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  ·   By Nathan Duke, Queens Tribune   ·  Link to Article

Crowley Unveils “Better Deal” Plan For Queens

U.S. Rep. Joseph Crowley (D-Jackson Heights) announced a new proposal on Tuesday for residents of Queens and the Bronx that included improvements to everything from jobs and education to affordable housing and immigration.

Crowley unveiled “A Better Deal for Queens and the Bronx” from East Elmhurst’s Vaughn College, where he said that his proposal—if passed by Congress—would improve the lives of his working families and middle class constituents.

“My Republican colleagues have abandoned middle-class Americans for corporations and special interests,” he said. “This is a collection of concrete proposals that will make a difference in our communities and for the people of the Bronx and Queens, who are the hardest working people.”

Crowley’s plan included proposals for jobs and wages, such as the introduction of an on-the-job training act to improve practical career skills and hosting annual STEM career fairs.

The plan also included proposals for education (increasing federal school construction funds), housing (a Rent Relief Act to create a new tax credit for renters), homelessness (combating predatory evictions), immigration reform (protections for DREAMers), criminal justice reform (ending federal funding for private prisons), seniors (the expansion of supportive housing), veterans (reducing homelessness through rent relief), infrastructure (lead paint abatement on western Queens’ elevated 7 line) and transportation (installing elevators at every subway station to make them accessible).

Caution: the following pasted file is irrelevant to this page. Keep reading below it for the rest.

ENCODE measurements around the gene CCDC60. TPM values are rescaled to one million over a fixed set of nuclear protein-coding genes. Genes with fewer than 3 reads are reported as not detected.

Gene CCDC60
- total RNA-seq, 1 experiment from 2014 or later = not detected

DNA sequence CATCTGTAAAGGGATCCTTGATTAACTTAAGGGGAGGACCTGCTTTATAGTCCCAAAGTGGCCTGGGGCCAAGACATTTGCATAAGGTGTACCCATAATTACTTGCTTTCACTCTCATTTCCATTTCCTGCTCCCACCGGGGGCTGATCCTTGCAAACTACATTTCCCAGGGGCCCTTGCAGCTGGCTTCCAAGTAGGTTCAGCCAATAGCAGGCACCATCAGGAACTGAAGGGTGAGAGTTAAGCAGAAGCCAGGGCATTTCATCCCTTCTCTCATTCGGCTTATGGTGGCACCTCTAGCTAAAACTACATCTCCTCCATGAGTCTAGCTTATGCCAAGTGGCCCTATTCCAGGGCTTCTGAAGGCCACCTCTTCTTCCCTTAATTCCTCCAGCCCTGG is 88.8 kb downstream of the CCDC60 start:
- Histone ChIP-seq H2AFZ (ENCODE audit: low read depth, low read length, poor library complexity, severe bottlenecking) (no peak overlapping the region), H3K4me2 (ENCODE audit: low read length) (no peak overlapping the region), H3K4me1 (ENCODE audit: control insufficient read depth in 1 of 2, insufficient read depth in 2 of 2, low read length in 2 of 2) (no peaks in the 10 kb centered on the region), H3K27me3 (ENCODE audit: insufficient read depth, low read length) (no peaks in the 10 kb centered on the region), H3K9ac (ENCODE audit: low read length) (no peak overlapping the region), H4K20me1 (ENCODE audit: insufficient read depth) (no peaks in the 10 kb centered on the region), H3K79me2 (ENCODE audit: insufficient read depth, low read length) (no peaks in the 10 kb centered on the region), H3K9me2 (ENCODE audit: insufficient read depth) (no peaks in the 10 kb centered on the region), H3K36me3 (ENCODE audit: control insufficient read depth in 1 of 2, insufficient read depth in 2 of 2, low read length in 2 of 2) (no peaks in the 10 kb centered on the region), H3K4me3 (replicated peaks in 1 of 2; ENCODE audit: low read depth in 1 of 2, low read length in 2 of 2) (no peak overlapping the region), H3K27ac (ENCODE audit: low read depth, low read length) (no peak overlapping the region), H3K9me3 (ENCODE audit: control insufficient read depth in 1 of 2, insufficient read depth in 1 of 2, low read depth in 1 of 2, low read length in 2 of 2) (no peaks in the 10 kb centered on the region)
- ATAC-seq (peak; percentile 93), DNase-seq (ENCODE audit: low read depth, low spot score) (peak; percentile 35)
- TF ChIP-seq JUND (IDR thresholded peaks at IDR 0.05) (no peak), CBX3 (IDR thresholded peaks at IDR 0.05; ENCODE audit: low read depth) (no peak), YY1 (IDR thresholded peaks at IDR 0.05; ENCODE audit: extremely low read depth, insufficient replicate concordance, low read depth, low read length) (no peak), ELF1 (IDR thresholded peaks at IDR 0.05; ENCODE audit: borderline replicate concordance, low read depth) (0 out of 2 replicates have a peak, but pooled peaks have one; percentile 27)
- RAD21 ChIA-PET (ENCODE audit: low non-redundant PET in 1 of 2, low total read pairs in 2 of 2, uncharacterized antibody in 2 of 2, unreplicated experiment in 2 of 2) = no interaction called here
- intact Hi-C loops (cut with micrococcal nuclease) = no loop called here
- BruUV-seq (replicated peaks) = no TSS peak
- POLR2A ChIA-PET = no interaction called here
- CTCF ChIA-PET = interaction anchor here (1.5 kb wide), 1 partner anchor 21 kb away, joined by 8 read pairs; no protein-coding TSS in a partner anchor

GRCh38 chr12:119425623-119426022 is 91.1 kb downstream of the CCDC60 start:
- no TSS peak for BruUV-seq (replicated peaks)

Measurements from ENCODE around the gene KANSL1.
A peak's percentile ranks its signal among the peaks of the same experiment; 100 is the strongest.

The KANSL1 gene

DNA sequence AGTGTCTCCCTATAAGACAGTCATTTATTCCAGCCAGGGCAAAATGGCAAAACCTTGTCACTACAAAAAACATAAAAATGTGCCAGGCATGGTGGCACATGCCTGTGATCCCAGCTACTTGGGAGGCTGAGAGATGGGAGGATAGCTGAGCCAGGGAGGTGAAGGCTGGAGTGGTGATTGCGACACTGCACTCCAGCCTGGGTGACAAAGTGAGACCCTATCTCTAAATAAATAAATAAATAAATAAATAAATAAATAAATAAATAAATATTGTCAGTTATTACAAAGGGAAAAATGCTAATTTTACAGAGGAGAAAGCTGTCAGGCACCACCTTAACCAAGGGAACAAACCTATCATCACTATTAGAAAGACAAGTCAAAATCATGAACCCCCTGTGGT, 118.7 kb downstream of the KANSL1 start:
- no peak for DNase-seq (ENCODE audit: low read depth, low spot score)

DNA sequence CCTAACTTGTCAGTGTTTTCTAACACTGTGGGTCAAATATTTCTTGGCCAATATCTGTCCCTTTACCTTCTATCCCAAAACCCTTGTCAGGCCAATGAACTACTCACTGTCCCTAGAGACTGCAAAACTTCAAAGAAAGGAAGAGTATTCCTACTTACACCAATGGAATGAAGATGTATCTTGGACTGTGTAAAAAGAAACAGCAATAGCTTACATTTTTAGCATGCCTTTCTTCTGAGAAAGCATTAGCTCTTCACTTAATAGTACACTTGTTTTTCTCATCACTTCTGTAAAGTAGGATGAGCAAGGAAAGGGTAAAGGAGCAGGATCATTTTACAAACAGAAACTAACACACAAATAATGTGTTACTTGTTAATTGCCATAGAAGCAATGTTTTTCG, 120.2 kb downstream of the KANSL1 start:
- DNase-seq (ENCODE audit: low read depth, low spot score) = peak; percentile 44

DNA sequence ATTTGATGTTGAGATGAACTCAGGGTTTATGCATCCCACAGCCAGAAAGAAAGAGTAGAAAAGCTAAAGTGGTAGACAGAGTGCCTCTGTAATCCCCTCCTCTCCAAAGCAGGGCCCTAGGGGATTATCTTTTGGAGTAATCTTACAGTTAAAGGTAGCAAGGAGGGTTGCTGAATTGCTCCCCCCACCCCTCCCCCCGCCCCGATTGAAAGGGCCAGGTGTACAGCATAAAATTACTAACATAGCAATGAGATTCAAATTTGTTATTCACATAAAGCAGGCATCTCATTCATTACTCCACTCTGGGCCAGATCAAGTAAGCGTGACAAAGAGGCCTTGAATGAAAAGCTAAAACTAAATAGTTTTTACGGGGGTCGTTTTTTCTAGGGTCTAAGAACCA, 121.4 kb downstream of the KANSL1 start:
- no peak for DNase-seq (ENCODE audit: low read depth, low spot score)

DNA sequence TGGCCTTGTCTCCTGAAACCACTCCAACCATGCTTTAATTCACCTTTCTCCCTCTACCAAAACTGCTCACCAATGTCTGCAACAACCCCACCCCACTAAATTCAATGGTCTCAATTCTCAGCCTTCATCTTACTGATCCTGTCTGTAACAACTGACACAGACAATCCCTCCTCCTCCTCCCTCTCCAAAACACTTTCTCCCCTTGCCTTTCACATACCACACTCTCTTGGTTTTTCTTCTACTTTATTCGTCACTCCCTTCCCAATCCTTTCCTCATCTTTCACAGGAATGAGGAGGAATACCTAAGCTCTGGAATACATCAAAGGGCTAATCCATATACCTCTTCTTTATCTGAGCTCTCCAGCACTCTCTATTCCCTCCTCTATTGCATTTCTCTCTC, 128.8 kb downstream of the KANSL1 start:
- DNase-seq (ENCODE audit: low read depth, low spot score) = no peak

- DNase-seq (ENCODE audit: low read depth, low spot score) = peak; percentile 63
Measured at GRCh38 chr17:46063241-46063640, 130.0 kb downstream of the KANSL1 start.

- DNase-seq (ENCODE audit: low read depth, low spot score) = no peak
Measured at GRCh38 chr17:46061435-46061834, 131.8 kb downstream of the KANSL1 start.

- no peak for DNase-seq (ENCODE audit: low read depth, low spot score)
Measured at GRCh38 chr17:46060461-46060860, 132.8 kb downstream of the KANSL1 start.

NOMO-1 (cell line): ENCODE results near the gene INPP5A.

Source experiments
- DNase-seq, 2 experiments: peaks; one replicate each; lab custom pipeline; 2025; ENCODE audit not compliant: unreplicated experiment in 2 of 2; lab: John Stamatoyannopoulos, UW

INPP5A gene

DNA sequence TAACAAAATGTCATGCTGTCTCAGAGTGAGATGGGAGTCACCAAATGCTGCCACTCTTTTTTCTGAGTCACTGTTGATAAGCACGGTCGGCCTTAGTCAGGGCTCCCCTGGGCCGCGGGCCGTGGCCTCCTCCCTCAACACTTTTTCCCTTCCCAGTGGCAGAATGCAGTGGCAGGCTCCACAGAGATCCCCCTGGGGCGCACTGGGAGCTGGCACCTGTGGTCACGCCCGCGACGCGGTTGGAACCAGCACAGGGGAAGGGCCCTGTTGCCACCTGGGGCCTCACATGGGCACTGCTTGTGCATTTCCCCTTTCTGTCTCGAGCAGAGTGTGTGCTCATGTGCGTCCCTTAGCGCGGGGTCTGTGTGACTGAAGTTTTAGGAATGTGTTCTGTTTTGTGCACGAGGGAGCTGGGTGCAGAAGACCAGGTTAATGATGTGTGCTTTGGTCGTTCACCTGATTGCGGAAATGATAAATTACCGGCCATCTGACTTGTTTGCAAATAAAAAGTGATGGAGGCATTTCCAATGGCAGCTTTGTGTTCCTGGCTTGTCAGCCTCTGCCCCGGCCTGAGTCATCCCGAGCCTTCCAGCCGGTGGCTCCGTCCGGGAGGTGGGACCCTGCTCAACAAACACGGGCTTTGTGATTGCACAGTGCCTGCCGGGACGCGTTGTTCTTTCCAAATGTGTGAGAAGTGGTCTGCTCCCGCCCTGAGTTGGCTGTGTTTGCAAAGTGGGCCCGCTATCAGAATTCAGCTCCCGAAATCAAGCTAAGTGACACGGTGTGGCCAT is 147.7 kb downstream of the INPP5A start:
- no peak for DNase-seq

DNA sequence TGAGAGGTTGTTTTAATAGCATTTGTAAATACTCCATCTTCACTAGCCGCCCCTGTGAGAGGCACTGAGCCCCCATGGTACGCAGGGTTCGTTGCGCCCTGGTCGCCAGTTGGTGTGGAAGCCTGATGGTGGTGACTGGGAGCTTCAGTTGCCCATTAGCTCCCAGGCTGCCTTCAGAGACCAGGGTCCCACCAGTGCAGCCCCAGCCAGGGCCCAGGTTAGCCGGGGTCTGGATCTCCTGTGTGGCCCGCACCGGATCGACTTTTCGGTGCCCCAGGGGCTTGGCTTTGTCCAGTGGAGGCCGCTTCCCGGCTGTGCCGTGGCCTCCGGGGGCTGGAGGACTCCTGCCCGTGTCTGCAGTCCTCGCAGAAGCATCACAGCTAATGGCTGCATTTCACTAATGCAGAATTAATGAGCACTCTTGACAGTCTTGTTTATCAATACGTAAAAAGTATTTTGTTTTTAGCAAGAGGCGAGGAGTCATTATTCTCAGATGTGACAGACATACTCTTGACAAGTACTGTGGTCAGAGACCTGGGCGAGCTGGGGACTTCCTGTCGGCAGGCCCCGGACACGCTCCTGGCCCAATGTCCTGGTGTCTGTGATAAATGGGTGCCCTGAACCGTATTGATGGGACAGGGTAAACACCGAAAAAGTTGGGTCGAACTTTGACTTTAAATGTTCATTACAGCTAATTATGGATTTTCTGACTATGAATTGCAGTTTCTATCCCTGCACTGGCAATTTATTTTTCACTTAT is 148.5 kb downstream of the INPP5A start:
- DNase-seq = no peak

Crowley said that he believes his legislation would have a better chance of being passed if the Democrats retake the House of Representatives during this fall’s election.

Angel Pineiro Jr., the senior vice president of private sector company Agilant Solutions Inc., said at Crowley’s announcement on Tuesday that the proposals would “better the lives of people in the Bronx and Queens.”

“If you want to change the social economic status of a community, you need to train the population,” he said. “This population is sick and tired of being sick and tired. The community will pay back by getting jobs, getting promoted and giving others the opportunity they received or starting their own business and creating jobs. We can endorse the cycle of business as usual, which creates poverty, or the cycle of success. This community doesn’t need a hand-me-down, it needs a break.”

Read the full story in this week’s Queens Tribune.

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